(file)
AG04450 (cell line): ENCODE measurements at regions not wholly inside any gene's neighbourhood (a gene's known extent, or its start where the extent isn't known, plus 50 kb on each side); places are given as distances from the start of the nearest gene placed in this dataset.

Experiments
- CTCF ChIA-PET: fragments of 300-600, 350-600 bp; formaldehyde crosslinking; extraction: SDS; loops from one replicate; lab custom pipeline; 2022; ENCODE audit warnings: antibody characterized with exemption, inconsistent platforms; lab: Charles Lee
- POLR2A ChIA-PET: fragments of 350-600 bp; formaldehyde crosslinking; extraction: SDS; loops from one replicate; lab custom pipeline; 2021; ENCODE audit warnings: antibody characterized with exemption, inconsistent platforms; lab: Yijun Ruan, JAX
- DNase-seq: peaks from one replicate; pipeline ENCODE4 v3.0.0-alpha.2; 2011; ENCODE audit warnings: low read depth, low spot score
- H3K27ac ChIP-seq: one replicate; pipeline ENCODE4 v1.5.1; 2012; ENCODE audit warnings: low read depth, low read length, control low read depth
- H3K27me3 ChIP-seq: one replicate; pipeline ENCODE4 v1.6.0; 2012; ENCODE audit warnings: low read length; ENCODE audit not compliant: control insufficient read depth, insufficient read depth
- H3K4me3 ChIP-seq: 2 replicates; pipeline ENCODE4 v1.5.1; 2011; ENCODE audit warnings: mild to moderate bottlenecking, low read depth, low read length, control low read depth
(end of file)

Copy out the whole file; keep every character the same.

AG04450 (cell line): ENCODE measurements at regions not wholly inside any gene's neighbourhood (a gene's known extent, or its start where the extent isn't known, plus 50 kb on each side); places are given as distances from the start of the nearest gene placed in this dataset.

Experiments
- CTCF ChIA-PET: fragments of 300-600, 350-600 bp; formaldehyde crosslinking; extraction: SDS; loops from one replicate; lab custom pipeline; 2022; ENCODE audit warnings: antibody characterized with exemption, inconsistent platforms; lab: Charles Lee
- POLR2A ChIA-PET: fragments of 350-600 bp; formaldehyde crosslinking; extraction: SDS; loops from one replicate; lab custom pipeline; 2021; ENCODE audit warnings: antibody characterized with exemption, inconsistent platforms; lab: Yijun Ruan, JAX
- DNase-seq: peaks from one replicate; pipeline ENCODE4 v3.0.0-alpha.2; 2011; ENCODE audit warnings: low read depth, low spot score
- H3K27ac ChIP-seq: one replicate; pipeline ENCODE4 v1.5.1; 2012; ENCODE audit warnings: low read depth, low read length, control low read depth
- H3K27me3 ChIP-seq: one replicate; pipeline ENCODE4 v1.6.0; 2012; ENCODE audit warnings: low read length; ENCODE audit not compliant: control insufficient read depth, insufficient read depth
- H3K4me3 ChIP-seq: 2 replicates; pipeline ENCODE4 v1.5.1; 2011; ENCODE audit warnings: mild to moderate bottlenecking, low read depth, low read length, control low read depth